" add plugins below this line, but before call plug#end
-call plug#begin('~/.vim/plugged')

call plug#end()

Optionally install fzf & ripgrep

These tools will make using vim as an IDE even better, but they aren’t specific to supporting Go development. ripgrep is a line-oriented search tool that recursively searches your current directory for a regex pattern. fzf is a general-purpose command-line fuzzy finder. Integrating these two into vim will make it extremely easy and fast to move to any part of even the largest project. They’re also very useful on the command line. I highly recommend you checkout their git README’s to see just how useful they can be.

brew install fzf ripgrep

Vim-Go and CoC

For years, Go support in vim was handled mostly by the amazing vim-go project. We’ll still install and use some of its features here, but many of its functions will now be supplanted by the amazing Conquer of Completion aka coc. These two plugins will provide the bulk of the IDE features we’re used to in other editors.

Installing Vim-Go and CoC

Add these two lines to your ~/.config/nvim/init.vim file after the call plug#begin('~/.vim/plugged') line.

call plug#begin('~/.vim/plugged')
Plug 'fatih/vim-go', { 'do': ':GoUpdateBinaries' }
Plug 'neoclide/coc.nvim', {'do': 'yarn install --frozen-lockfile'}

Save your init.vim and then enter :PlugInstall in vim. This is how plugins are installed with vim-plug, and will need to be run every time you add a new plugin.

The :GoUpdateBinaries and yarn install --frozen-lockfile bits will install some additional dependencies for vim-go and coc, just wait on them to finish.

Once those additional dependencies are finished installing, We have a few more steps before we’re ready to start coding. If you’re only interested in configuring vim for LSP support then I’d recommend checking out these helpful blog posts:

They’ll give you the context and configuration to get going with vim-go and coc, without all of the extra steps of this guide, if you already have your own plugins and shortcuts or simply don’t want such things.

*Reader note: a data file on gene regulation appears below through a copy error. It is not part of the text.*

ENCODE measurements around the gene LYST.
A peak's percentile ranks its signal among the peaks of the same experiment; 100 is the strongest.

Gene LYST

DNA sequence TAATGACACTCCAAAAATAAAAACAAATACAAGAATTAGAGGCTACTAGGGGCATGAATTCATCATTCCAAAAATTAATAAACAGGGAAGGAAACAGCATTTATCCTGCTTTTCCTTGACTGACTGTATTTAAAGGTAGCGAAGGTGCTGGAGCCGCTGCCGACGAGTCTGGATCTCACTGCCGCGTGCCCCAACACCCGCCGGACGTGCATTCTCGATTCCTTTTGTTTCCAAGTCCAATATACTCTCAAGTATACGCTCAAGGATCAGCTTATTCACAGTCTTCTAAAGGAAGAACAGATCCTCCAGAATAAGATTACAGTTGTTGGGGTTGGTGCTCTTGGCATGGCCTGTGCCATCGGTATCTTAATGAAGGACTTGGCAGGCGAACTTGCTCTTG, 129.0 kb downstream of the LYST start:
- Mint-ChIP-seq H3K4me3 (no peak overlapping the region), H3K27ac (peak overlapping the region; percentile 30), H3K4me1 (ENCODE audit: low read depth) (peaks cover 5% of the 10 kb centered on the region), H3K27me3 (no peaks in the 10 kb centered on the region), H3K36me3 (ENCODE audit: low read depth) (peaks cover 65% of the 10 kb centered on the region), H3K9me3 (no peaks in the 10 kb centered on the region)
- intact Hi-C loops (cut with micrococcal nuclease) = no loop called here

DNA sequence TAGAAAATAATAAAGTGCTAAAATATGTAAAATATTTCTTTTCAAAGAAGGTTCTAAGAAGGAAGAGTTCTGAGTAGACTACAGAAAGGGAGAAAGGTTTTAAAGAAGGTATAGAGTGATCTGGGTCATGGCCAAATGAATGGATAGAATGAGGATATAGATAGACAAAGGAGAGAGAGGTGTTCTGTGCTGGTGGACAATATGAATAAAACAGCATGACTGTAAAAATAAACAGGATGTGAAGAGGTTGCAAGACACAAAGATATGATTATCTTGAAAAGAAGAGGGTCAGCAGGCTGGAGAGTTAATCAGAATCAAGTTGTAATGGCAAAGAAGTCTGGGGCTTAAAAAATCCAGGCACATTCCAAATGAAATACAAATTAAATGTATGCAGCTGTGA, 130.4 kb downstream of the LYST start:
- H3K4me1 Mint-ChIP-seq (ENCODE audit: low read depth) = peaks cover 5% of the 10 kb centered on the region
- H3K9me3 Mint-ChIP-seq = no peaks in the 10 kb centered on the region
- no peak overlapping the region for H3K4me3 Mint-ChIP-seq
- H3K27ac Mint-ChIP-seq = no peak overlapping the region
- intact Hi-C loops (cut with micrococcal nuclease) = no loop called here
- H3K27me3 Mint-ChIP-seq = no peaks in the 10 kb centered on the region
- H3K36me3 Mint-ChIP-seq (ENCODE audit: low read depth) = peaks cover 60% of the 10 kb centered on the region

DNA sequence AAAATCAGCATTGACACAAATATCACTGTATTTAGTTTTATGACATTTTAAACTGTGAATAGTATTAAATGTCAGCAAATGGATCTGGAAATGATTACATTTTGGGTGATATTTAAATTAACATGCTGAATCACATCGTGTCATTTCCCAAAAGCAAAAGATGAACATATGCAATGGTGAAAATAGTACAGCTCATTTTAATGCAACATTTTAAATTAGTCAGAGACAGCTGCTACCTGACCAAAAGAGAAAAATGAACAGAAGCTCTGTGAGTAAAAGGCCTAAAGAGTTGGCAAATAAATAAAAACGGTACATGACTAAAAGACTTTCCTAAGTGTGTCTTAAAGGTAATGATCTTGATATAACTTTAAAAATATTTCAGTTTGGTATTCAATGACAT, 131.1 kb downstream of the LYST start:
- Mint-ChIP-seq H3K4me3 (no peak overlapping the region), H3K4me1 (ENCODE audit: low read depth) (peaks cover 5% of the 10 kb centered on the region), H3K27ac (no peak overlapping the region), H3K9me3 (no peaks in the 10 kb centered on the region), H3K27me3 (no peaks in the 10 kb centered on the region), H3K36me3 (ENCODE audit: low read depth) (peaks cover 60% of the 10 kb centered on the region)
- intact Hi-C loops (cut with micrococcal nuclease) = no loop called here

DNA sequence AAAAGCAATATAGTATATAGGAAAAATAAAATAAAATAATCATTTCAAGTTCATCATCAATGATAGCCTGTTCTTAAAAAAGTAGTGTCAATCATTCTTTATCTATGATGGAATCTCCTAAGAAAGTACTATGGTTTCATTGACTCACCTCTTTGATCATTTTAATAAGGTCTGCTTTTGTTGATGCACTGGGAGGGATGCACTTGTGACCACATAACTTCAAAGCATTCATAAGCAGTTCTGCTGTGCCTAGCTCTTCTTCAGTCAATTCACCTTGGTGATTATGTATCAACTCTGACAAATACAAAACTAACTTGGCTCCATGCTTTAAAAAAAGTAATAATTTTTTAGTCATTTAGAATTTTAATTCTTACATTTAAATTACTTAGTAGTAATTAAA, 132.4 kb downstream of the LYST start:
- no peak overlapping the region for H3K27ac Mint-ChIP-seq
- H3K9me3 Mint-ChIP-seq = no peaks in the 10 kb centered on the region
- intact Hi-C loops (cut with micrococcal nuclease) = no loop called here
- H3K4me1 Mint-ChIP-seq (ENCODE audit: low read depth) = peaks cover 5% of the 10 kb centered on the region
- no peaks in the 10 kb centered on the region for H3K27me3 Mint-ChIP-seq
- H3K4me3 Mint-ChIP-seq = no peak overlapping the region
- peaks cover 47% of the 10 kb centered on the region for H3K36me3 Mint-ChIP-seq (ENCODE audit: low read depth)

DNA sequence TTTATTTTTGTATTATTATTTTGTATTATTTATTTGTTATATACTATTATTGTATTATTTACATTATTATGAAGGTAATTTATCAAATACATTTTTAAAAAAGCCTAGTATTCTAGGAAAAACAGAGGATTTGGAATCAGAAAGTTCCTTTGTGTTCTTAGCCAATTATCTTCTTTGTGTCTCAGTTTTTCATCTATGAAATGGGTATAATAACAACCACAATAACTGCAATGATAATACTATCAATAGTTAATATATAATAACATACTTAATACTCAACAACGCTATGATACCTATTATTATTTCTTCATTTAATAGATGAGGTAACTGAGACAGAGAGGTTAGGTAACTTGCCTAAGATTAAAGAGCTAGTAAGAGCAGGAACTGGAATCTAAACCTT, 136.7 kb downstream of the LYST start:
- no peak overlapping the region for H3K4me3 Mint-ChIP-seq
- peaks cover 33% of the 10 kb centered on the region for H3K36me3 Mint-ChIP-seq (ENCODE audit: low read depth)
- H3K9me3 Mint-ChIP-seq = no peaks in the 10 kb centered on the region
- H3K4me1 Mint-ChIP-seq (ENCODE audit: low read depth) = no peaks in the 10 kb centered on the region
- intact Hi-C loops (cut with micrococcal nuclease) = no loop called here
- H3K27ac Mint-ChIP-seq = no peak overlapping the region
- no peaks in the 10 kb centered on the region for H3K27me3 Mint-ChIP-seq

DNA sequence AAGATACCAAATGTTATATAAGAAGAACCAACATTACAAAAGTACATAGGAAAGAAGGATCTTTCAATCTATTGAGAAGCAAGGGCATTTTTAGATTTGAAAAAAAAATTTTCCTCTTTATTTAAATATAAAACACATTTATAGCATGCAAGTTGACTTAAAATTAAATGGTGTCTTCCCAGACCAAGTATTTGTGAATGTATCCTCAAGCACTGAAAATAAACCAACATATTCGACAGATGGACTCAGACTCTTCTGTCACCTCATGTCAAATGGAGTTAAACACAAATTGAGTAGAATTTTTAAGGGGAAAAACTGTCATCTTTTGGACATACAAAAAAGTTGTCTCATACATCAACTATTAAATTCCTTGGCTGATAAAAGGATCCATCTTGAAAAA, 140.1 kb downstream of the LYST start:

Configuring Vim-Go and CoC

These settings are pretty basic for vim-go, add them to your ~/.config/nvim/init.vim:

" vim-go stuff
set autowrite
" disable vim-go :GoDef short cut (gd)
" this is handled by LanguageClient [LC]
let g:go_def_mapping_enabled = 0
let g:go_highlight_functions = 1
let g:go_highlight_methods = 1
let g:go_highlight_structs = 1
let g:go_highlight_interfaces = 1
let g:go_highlight_operators = 1
let g:go_highlight_build_constraints = 1
let g:go_def_mode='gopls'
let g:go_info_mode='gopls'

autocmd FileType go nmap <leader>r <Plug>(go-run)
autocmd FileType go nmap <leader>t <Plug>(go-test)
let g:go_fmt_command = "goimports"

run :GoBuild or :GoTestCompile based on the go file
function! s:build_go_files()
  let l:file = expand('%')
  if l:file =~# '^\f\+_test\.go$'
    call go#test#Test(0, 1)
  elseif l:file =~# '^\f\+\.go$'
    call go#cmd#Build(0)

Now to configure coc:

" coc.vim settings
set cmdheight=2 	" Better display for messages
set updatetime=300 	" Smaller updatetime for CursorHold & CursorHoldI
set shortmess+=c 	" don't give |ins-completion-menu| messages.
set signcolumn=yes 	" always show signcolumns

" use <tab> for trigger completion and navigate to the next complete item
function! s:check_back_space() abort
  let col = col('.') - 1
  return !col || getline('.')[col - 1]  =~ '\s'

inoremap <silent><expr> <Tab>
      \ pumvisible() ? "\<C-n>" :
      \ <SID>check_back_space() ? "\<Tab>" :
      \ coc#refresh()
inoremap <expr> <S-Tab> pumvisible() ? "\<C-p>"

" Make <tab> used for trigger completion, completion confirm, snippet expand and jump like VSCode.
 inoremap <silent><expr> <TAB>
       \ pumvisible() ? coc#_select_confirm() :
       \ coc#expandableOrJumpable() ? "\<C-r>=coc#rpc#request('doKeymap', ['snippets-expand-jump',''])\<CR>" :
       \ <SID>check_back_space() ? "\<TAB>" :
       \ coc#refresh()

function! s:check_back_space() abort
  let col = col('.') - 1
  return !col || getline('.')[col - 1]  =~# '\s'

let g:coc_snippet_next = '<tab>'

" Use `[c` and `]c` to navigate diagnostics
nmap <silent> [c <Plug>(coc-diagnostic-prev)
nmap <silent> ]c <Plug>(coc-diagnostic-next)

" Remap keys for gotos
nmap <silent> gd <Plug>(coc-definition)
nmap <silent> gy <Plug>(coc-type-definition)
nmap <silent> gi <Plug>(coc-implementation)
nmap <silent> gr <Plug>(coc-references)

" Use U to show documentation in preview window
nnoremap <silent> U :call <SID>show_documentation()<CR>
function! s:show_documentation()
  if (index(['vim','help'], &filetype) >= 0)
    execute 'h '.expand('<cword>')